Albert Einstein, performing on the violin for a 1920s religious service in the famous Jewish temple in Berlin, is typical of the great scientists of all modern times. The notion of a great creative scientist who is not also a practitioner or at least a cultured audience for Classical musical composition, is a contradiction in terms. This is no coincidence. The principle of creativity underlying validatable discoveries of universal physical principle, and that underlying the generation and replication of creative artistic discoveries, are the same faculty, as this is sometimes expressed in one profession, sometimes another, sometimes in both. The point to be made is not of a merely technical-professional nature; there is, as the Negro Spiritual reflects this, a deep moral principle underlying this connection.
It is said, in Genesis 1, that man and woman are each made equally in the image of the Creator of the universe, and set apart from and above all other species, by a special power which qualifies mankind to rule over all other things in this Creation. That is no matter of mere blind faith. It is a provable principle of physical science, for example. This is the same principle which is expressed in all those forms of artistic composition and performance known rightly as "Classical." Return to the way in which William Warfield coached that younger singer in the method for presenting the progressive succession of strophes in that Spiritual.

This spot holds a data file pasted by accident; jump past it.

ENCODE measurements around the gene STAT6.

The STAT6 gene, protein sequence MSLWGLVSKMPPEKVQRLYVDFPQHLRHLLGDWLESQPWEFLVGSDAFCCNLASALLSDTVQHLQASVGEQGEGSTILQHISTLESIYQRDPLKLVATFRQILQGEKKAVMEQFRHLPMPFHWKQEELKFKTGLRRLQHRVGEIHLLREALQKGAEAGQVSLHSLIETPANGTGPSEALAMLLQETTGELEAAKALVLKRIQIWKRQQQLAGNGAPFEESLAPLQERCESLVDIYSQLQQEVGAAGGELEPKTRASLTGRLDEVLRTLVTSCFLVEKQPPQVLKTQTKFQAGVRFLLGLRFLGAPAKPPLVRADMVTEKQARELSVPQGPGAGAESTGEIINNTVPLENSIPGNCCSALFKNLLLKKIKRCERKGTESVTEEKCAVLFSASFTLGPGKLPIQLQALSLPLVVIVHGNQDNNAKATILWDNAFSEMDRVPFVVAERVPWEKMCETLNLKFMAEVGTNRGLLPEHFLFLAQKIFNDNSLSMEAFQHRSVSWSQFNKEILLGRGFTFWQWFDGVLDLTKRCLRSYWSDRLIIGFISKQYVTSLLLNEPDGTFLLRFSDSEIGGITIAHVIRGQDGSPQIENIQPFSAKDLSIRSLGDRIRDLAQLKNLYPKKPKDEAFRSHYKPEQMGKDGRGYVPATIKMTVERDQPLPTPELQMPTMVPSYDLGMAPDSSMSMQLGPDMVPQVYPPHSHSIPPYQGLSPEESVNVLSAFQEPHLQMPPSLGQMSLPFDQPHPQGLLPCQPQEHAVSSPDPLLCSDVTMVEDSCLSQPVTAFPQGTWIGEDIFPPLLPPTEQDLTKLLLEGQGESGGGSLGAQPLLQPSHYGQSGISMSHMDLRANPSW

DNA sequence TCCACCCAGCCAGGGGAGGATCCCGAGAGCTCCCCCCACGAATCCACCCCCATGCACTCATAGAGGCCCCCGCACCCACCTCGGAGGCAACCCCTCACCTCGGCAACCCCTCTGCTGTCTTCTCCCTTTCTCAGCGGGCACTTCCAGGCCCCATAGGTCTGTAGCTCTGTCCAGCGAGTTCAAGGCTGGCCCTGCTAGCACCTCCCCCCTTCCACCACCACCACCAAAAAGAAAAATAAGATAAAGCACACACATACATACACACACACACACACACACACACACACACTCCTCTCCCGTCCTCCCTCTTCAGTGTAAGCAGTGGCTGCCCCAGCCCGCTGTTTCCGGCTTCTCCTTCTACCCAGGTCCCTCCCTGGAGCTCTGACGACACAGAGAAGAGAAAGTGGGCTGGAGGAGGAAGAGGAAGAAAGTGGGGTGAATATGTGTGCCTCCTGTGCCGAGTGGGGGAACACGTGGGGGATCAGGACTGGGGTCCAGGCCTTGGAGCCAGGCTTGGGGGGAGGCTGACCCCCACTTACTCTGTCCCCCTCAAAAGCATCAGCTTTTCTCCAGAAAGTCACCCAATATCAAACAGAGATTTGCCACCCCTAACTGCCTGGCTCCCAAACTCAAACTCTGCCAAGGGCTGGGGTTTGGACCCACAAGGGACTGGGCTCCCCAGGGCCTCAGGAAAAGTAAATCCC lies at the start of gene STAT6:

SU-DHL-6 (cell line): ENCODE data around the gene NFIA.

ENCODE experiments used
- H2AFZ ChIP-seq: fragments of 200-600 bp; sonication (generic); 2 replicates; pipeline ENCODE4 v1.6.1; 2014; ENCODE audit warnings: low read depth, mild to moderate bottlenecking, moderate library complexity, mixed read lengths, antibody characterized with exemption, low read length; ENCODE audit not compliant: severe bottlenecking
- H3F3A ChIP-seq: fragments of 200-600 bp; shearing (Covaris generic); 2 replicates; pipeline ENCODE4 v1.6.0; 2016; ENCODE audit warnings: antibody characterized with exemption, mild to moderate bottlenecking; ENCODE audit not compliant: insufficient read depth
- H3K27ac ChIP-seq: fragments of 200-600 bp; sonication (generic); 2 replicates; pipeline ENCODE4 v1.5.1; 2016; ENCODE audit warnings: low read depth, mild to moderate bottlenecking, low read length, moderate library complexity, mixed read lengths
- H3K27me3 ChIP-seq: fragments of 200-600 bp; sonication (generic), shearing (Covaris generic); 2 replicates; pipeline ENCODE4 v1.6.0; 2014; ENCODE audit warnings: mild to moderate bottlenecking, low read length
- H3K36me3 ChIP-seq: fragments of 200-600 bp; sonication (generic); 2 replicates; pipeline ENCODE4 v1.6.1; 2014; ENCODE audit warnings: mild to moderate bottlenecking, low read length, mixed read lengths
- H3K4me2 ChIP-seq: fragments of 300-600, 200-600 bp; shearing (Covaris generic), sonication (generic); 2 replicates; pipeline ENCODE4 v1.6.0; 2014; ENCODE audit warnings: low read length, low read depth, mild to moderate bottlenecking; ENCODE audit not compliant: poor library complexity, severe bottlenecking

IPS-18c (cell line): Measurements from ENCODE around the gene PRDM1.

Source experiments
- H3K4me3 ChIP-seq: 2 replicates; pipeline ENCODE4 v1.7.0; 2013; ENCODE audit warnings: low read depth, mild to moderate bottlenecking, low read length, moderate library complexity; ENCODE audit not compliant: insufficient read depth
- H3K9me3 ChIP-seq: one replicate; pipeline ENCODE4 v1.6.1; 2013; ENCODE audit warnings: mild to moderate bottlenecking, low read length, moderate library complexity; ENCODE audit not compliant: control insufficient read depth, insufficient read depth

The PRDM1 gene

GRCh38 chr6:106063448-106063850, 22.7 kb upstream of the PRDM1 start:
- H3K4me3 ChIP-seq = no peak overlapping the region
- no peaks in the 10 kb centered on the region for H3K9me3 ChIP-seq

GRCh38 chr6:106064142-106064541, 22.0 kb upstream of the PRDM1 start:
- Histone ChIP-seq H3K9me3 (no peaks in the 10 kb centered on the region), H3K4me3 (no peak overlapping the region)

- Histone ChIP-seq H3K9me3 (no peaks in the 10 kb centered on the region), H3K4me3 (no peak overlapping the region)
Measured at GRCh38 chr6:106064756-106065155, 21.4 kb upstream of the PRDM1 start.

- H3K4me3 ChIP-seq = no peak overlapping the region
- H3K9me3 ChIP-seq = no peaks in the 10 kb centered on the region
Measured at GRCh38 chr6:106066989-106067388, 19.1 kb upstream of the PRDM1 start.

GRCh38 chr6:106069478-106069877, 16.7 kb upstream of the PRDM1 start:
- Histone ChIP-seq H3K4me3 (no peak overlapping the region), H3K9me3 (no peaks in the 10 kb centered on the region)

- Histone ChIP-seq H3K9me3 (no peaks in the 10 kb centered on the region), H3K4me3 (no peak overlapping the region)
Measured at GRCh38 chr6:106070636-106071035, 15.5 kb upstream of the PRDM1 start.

He showed the singer and the others present, how the utterance of the strophes must vary, to lead the mind of the audience (and also the singer) to the idea of that song as a whole, an idea to envelope the mind of both the audience and the singer in the conclusion of the song. Variation? Yes! But, how shall the variation be ordered? What is the principle which sets the right choice of variation apart form a merely arbitrary one? Recite the concluding line of the strophe, hear the possible variations, and then suggest, and also demonstrate which ordering serves to bring the audience, at the end of the song, to the right idea.
To compare this Spiritual with a typical Classical song, try the "Ungeduld" from Franz Schubert’s Die Schöne Müllerin. In all the Classical Lied, from Mozart’s Das Veilchen on, the same principle of variation pervades the intent of both composer and able performer. There is no infallible formal rule for such variations. The proper variation is determined in a function of the individual human mind which lies above and beyond a merely formal logic. It lies within those natural potentials of the individual human mind which set every person above the beasts, as made in the image of the Creator. It is the power of the mind by means of which an individual person is able to discover a validatable universal physical principle. It is also the power to re-enact an original discovery of such a principle by someone who long preceded us. Thus, just as the great composer discovers an idea reflected in his or her original Classical artistic composition, so the cultivated mind and skills of an accomplished performing artist bring the original composition back to life for both the performer and the audience.